Posts tagged with: almsgiving

Blog author: dpahman
posted by on Monday, December 23, 2013

In my Acton Commentary today, “The Great Exchange of the Magi,” I reflect on the fact that, due to the material poverty of the holy family, the gifts of the magi can be considered alms in addition to homage:

The magi set forth an example of the heart that all of us need to have when it comes to stewardship of our material blessings. They knew their own poverty of spirit, and gladly gave the riches of this life for the blessing of eternity: worship. Their almsgiving, then, had a particular attitude attached to it. They did not see the holy family as mere victims of an unjust world, but as persons worthy of their investment, the Child whom they worshiped most of all.

As we approach the Feast of the Nativity of Jesus Christ (Christmas), I think an additional application is worth reflecting on: whenever we give alms, we, like the magi, also pay homage to God incarnate. (more…)

King Solomon, the original 1%

King Solomon, the original “1%”

Last Thursday, NPR ran an interesting piece by Alan Greenblat that featured the perspective of several of the nation’s rich (read: annual household income over $250,000) in relation to President Obama’s determination that the Bush era tax increases end for the nation’s rich as part of any deal related to the looming “fiscal cliff.” The article features a variety of perspectives, but I would like to reflect upon one particular section of that article here. Greenblat writes,

[Mark] Anderson recognizes that the kind of tax increases Obama proposes aren’t going to impinge on his life materially, and he supports them philosophically. But he adds that he thinks Obama and other Democrats make being rich “sound like a bad thing,” which he says is a mistake.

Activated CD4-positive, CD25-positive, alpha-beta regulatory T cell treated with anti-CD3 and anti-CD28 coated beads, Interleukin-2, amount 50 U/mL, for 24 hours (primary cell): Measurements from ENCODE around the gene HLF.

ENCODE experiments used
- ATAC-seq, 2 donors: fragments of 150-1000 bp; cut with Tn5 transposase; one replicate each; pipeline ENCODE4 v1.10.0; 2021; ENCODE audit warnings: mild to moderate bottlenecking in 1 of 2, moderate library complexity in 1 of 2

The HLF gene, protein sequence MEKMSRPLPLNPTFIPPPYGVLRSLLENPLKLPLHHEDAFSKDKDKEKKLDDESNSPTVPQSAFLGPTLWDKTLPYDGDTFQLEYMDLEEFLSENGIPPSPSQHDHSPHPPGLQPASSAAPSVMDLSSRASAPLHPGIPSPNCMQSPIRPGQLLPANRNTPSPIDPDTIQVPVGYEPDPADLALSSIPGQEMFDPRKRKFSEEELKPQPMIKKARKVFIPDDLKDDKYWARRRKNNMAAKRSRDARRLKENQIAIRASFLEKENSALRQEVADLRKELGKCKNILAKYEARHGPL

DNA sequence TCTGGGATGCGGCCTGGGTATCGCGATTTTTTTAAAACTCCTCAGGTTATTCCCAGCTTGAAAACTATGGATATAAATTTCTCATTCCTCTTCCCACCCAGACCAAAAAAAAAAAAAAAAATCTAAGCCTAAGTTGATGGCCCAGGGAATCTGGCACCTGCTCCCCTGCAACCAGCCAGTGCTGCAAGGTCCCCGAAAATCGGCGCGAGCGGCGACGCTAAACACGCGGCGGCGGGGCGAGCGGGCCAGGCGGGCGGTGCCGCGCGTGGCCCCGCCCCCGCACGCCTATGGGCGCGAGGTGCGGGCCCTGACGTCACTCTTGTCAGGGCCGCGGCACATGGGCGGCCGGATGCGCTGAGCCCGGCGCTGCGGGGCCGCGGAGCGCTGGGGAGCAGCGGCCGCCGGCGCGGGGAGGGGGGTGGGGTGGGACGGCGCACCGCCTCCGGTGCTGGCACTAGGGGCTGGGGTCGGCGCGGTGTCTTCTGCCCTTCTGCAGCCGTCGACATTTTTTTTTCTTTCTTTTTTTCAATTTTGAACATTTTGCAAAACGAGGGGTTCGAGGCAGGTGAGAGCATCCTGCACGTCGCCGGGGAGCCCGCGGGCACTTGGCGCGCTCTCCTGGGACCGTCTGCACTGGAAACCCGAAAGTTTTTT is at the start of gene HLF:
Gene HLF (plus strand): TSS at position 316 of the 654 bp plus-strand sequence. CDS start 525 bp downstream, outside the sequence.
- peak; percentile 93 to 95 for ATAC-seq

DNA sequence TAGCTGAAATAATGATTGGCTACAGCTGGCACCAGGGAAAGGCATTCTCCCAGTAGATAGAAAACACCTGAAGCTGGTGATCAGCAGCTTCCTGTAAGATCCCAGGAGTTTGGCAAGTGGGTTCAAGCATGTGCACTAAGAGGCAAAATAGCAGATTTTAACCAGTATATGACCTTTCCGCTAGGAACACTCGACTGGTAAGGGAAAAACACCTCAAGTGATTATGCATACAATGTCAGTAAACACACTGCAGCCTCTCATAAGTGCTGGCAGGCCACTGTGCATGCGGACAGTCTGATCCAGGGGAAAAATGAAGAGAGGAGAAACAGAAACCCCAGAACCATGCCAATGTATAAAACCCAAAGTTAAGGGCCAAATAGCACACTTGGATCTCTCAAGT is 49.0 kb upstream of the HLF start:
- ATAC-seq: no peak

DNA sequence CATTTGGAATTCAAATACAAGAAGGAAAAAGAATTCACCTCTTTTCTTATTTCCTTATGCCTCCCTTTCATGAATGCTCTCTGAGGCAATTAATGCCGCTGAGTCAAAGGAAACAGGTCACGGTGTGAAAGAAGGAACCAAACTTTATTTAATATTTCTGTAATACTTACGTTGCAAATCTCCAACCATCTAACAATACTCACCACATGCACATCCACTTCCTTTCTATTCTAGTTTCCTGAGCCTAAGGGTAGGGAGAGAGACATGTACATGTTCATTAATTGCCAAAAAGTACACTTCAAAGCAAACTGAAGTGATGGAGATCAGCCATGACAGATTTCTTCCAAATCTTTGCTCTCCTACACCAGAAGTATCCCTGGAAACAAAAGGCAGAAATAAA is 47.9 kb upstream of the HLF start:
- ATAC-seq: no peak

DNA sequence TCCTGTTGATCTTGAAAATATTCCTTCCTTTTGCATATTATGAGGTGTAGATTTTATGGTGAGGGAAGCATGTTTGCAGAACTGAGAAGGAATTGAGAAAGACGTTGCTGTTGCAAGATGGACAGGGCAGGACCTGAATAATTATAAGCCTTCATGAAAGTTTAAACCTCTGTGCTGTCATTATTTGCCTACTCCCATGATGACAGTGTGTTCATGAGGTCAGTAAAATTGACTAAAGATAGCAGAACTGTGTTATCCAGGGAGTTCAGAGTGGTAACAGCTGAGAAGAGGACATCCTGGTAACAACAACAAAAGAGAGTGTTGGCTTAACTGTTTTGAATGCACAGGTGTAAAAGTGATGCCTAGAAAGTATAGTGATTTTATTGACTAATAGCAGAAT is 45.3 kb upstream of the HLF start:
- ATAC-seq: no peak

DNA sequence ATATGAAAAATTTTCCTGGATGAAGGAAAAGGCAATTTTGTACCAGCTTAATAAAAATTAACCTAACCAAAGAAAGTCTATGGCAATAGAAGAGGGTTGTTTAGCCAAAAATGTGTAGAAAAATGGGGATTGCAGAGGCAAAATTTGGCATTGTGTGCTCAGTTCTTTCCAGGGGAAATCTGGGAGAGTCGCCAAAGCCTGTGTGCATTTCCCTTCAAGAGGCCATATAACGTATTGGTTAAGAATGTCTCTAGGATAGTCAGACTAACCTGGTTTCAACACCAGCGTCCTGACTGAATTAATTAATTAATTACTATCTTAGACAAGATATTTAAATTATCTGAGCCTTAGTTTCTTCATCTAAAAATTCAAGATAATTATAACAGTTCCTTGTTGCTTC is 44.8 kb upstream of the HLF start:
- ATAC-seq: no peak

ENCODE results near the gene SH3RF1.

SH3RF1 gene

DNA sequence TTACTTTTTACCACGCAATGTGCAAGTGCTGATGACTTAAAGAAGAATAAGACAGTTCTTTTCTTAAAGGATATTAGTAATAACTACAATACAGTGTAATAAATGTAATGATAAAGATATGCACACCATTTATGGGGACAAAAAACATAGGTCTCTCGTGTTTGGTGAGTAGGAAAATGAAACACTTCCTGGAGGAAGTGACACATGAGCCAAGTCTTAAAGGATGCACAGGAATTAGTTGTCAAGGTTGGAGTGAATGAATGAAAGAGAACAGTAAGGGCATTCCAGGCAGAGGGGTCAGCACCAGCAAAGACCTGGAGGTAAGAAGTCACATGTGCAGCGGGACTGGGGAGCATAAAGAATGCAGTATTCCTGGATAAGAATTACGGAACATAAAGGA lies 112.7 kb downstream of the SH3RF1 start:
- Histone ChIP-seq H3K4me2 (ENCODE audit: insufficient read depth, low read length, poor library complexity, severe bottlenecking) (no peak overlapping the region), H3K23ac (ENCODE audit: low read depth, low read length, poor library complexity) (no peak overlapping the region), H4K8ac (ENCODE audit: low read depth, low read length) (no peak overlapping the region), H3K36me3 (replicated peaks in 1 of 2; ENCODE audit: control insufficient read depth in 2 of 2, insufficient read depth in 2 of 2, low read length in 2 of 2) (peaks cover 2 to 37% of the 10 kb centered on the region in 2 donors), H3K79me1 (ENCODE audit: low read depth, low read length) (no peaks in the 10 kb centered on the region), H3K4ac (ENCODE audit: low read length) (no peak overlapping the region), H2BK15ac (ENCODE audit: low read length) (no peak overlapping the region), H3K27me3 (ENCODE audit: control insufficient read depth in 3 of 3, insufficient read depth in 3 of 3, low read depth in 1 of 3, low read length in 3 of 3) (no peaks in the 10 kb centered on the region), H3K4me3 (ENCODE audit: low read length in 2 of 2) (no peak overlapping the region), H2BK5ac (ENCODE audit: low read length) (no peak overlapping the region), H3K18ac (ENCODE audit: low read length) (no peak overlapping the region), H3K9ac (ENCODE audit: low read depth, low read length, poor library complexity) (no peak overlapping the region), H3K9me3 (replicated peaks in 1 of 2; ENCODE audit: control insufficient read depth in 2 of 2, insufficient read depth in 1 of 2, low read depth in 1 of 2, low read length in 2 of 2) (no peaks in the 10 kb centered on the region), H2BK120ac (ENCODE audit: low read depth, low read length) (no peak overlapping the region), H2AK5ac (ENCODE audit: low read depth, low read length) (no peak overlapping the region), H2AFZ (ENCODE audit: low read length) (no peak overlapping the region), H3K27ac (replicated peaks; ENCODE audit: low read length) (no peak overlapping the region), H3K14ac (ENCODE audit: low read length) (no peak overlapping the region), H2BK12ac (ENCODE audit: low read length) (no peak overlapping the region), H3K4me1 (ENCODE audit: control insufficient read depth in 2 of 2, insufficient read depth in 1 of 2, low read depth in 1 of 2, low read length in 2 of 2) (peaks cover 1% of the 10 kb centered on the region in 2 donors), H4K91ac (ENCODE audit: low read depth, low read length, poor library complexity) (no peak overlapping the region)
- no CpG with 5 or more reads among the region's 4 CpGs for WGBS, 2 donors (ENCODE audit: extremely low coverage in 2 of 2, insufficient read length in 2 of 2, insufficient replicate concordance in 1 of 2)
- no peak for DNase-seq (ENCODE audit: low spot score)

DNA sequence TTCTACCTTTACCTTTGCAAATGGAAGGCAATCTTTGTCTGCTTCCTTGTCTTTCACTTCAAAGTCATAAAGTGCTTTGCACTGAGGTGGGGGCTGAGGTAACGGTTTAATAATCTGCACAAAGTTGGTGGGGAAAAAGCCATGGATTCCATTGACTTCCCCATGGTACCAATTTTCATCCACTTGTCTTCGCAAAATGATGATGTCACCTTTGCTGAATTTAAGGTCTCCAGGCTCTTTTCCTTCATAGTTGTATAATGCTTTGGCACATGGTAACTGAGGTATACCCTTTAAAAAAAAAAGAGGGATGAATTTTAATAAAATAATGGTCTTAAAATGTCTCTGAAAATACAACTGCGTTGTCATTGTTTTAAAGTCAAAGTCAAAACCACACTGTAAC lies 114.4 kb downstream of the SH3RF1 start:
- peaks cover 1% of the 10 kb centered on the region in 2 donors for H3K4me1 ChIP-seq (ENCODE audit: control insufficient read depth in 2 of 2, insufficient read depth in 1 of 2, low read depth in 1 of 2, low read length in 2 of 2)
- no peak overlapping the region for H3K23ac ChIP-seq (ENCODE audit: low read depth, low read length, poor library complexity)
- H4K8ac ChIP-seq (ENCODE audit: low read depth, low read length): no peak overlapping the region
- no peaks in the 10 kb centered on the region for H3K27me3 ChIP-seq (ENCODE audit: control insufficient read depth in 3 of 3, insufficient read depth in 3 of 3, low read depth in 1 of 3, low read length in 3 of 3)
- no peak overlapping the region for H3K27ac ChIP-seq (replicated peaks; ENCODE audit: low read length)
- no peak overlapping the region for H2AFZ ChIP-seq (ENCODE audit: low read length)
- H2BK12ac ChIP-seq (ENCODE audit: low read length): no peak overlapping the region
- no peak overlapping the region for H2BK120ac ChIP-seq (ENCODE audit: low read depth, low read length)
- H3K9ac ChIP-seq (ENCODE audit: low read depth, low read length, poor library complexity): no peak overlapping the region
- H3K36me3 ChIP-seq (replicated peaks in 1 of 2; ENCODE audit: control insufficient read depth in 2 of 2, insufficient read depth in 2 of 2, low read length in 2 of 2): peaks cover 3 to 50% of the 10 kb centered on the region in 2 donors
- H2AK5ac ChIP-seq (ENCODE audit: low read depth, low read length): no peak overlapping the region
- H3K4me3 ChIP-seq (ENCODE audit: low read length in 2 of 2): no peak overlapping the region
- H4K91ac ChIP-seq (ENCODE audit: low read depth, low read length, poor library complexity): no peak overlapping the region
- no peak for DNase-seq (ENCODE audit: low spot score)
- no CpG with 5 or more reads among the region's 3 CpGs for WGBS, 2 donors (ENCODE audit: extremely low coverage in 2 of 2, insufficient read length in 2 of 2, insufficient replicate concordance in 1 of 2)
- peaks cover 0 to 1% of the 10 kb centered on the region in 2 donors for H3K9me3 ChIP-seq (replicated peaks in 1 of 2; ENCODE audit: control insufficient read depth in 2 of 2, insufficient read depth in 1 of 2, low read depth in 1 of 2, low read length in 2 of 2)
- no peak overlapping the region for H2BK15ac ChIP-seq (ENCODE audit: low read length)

The top 2 percent of earners already pay 35 percent of all federal taxes, according to the Tax Policy Center. In terms of personal income taxes, the top 1 percent alone pay 37.4 percent of total receipts, according to the Tax Foundation — double the share they paid back in 1979. [Edward] Kfoury, who is president of a land trust in Maine, points out that there are years when his personal tax bill has run into seven figures.

“What would make me feel a lot better is if I heard the president say, ‘I want to thank the rich people who, because of our progressive tax system, pay the most — but we don’t have enough money, so we’re asking the wealthy people to help the country out by paying more than their fair share,’ ” says Martin Krall, a 71-year-old “semi-retired” attorney and media executive who lives in Palm Beach Gardens, Fla.

“Instead, you’re made to feel like you’re a bad guy,” Krall says. “People resent the notion that somehow they’ve done something wrong by becoming successful.”

Joe Carter recently examined why soaking the rich won’t fix the deficit, so I will not explore that question here. Instead, I would like to focus on the issue of human dignity, political rhetoric, and an ancient Christian perspective on wealth. (more…)